Sausage Party

Further proof that I have the sense of humour of a teenage boy

Today, whilst watching Sausage PartyI became fully aware of what I will now coin the Laugh Umbrella. The Laugh Umbrella (copyright C.S) refers to the huge range of different types of laughs that human beings are capable of emitting – from giggle to chortle, to guffaw to snicker, cackle to smirk and from howl to gasp. All of the aforementioned laughs occurred in the screen I was in, many of them released by me. For Sausage Party  is madcap, hilarious and far smarter than an animated tale about talking food may initially appear. You’ll never look at food outside of the package in quite the same way ever again…

Frank (Rogen) is a sausage who shares a packet with Carl (Hill) and Barry (Cera). He is desperate to be chosen by the Gods, the human shoppers, and taken to “the great beyond”, outside the store they reside in, so he can be with his bun girlfriend Brenda Bunson (Wiig). They are saving themselves by staying in their packets as they believe that is what the Gods want -although they have tried “just the tip”. On the day before “Red, White and Blue Day” a jar of honey mustard is taken by a God but then returned to the store. He returns back completely changed. That’s because he knows the truth, that the Gods don’t save and care for the food – they are monsters who eat the food! Once Frank finds out the truth he’s determined to do all that he can to save his friends and defeat the so-called Gods.

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I went into this film with low expectations. I expected to see what would simply be an animated Frat Pack movie – loads of stoner comedy and dick jokes with a barely sketched out storyline. Although the trailer made me laugh repeatedly I worried that it had revealed all the funny bits. I was wrong on both counts. Sausage Party is surprisingly funny and oh-so-filthy. The analogy for ‘ keeping our wieners in our packages” for that’s the “way our buns keep fresh in here” ends up being a wickedly funny critique of purity movements. The undertones and origin of what is essentially their national anthem ends up questioning the role of the media. Then there’s the thinly veiled atheism. Plus a bagel named Sammy (Norton) and a lavash named Kareem (Krumholtz) serve as stand-ins for a reflection on Israel-Palestine. With some stoner comedy and dick jokes regularly inserted in.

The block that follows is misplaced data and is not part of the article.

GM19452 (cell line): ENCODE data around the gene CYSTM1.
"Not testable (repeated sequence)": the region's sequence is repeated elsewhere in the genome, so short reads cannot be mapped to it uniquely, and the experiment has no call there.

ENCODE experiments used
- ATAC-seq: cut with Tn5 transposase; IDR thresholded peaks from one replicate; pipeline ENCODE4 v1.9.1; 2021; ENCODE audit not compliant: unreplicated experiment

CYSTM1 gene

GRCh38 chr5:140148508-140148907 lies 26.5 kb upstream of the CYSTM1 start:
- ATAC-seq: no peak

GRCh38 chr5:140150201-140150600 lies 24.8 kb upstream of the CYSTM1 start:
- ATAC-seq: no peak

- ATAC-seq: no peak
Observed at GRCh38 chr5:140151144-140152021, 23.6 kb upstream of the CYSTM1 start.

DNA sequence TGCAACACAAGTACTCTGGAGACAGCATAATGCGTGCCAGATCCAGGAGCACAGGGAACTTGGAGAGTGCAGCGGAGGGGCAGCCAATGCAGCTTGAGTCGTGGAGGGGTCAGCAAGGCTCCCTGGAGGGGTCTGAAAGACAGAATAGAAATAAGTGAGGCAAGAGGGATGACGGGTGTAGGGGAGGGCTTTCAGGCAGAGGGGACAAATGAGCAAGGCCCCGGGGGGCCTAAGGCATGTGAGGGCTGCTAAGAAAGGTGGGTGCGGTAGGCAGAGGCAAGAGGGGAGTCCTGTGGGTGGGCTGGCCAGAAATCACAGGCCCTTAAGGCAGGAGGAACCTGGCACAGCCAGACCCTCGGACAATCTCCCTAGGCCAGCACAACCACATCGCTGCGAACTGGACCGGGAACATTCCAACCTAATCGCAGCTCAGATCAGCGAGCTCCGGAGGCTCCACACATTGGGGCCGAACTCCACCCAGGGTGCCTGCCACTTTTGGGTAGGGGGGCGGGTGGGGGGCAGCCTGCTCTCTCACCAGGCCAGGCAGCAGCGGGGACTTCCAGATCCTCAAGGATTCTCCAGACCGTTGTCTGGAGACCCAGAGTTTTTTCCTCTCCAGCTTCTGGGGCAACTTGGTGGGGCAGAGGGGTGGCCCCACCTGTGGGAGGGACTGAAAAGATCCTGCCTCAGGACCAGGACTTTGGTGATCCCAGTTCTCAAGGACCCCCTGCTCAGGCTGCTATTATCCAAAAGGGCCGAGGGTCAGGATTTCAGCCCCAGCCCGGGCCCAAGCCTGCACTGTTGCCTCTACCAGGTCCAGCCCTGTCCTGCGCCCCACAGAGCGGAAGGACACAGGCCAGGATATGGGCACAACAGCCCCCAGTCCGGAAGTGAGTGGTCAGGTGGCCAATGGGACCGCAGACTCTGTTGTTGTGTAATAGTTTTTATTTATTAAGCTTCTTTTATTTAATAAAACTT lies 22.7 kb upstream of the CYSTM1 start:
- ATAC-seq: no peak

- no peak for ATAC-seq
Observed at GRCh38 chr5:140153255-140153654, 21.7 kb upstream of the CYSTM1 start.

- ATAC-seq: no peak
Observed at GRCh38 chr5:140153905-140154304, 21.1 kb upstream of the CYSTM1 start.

Now let’s return to the concept I introduced at the beginning of this review – the Laugh Umbrella. I uttered all of the previously mentioned laughs at the many layers of humour within the film. I also regularly voiced what is known as a gasp-laugh. There were several jokes here I felt guilty at laughing at – almost horrified at my sense of humour. In fact there were jokes I tried to refuse laughing at – repulsed as I was by my funny bone betraying me, I stubbornly and futilely tried not to laugh. And failed. All I will say is that the term “Food Porn” has new depths…

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It’s meaty enough, deeply weird and very ballsy –  obscenely and hilariously written it brings a whole new meaning to “Screwball” comedy.

3.4

Dir: Greg Tiernan and Conrad Vernon.

Country: USA              Year: 2016                         Run time: 88 minutes

Cast: Michael CeraJames FrancoBill HaderSalma HayekJonah HillAnders HolmNick KrollDanny McBrideEdward NortonSeth RogenPaul Rudd,David KrumholtzKristen Wiig

Sausage Party is in UK cinemas now.  

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